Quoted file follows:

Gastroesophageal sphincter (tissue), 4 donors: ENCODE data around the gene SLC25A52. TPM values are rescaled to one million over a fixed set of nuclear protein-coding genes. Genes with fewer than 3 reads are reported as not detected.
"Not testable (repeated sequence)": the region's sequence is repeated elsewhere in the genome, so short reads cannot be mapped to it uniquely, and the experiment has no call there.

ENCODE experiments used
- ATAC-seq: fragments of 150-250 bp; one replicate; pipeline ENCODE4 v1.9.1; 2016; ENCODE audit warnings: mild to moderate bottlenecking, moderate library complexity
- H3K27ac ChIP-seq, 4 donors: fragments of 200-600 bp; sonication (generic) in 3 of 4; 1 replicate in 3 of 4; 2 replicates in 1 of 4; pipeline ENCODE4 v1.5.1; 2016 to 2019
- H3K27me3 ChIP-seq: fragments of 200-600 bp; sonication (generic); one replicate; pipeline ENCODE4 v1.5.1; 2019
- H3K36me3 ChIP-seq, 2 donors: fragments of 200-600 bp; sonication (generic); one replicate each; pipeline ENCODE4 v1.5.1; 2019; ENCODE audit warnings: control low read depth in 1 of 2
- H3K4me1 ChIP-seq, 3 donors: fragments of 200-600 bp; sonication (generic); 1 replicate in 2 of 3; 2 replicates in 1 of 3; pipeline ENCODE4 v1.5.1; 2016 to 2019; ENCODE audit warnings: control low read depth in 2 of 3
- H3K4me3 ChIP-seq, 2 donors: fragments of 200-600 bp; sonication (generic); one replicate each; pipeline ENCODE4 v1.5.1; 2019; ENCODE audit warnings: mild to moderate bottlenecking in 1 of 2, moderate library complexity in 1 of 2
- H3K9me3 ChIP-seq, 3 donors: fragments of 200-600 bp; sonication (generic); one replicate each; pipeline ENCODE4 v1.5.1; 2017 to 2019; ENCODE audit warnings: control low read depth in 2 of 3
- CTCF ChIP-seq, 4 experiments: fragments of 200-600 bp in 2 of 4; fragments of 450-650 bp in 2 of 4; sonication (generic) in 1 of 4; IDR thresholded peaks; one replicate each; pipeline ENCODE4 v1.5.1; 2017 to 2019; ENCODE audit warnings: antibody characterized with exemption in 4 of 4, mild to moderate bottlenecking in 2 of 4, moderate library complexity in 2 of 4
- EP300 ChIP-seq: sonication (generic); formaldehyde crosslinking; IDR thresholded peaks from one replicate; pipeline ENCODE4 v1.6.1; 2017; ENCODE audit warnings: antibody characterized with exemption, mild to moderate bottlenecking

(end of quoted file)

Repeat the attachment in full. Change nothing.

Gastroesophageal sphincter (tissue), 4 donors: ENCODE data around the gene SLC25A52. TPM values are rescaled to one million over a fixed set of nuclear protein-coding genes. Genes with fewer than 3 reads are reported as not detected.
"Not testable (repeated sequence)": the region's sequence is repeated elsewhere in the genome, so short reads cannot be mapped to it uniquely, and the experiment has no call there.

ENCODE experiments used
- ATAC-seq: fragments of 150-250 bp; one replicate; pipeline ENCODE4 v1.9.1; 2016; ENCODE audit warnings: mild to moderate bottlenecking, moderate library complexity
- H3K27ac ChIP-seq, 4 donors: fragments of 200-600 bp; sonication (generic) in 3 of 4; 1 replicate in 3 of 4; 2 replicates in 1 of 4; pipeline ENCODE4 v1.5.1; 2016 to 2019
- H3K27me3 ChIP-seq: fragments of 200-600 bp; sonication (generic); one replicate; pipeline ENCODE4 v1.5.1; 2019
- H3K36me3 ChIP-seq, 2 donors: fragments of 200-600 bp; sonication (generic); one replicate each; pipeline ENCODE4 v1.5.1; 2019; ENCODE audit warnings: control low read depth in 1 of 2
- H3K4me1 ChIP-seq, 3 donors: fragments of 200-600 bp; sonication (generic); 1 replicate in 2 of 3; 2 replicates in 1 of 3; pipeline ENCODE4 v1.5.1; 2016 to 2019; ENCODE audit warnings: control low read depth in 2 of 3
- H3K4me3 ChIP-seq, 2 donors: fragments of 200-600 bp; sonication (generic); one replicate each; pipeline ENCODE4 v1.5.1; 2019; ENCODE audit warnings: mild to moderate bottlenecking in 1 of 2, moderate library complexity in 1 of 2
- H3K9me3 ChIP-seq, 3 donors: fragments of 200-600 bp; sonication (generic); one replicate each; pipeline ENCODE4 v1.5.1; 2017 to 2019; ENCODE audit warnings: control low read depth in 2 of 3
- CTCF ChIP-seq, 4 experiments: fragments of 200-600 bp in 2 of 4; fragments of 450-650 bp in 2 of 4; sonication (generic) in 1 of 4; IDR thresholded peaks; one replicate each; pipeline ENCODE4 v1.5.1; 2017 to 2019; ENCODE audit warnings: antibody characterized with exemption in 4 of 4, mild to moderate bottlenecking in 2 of 4, moderate library complexity in 2 of 4
- EP300 ChIP-seq: sonication (generic); formaldehyde crosslinking; IDR thresholded peaks from one replicate; pipeline ENCODE4 v1.6.1; 2017; ENCODE audit warnings: antibody characterized with exemption, mild to moderate bottlenecking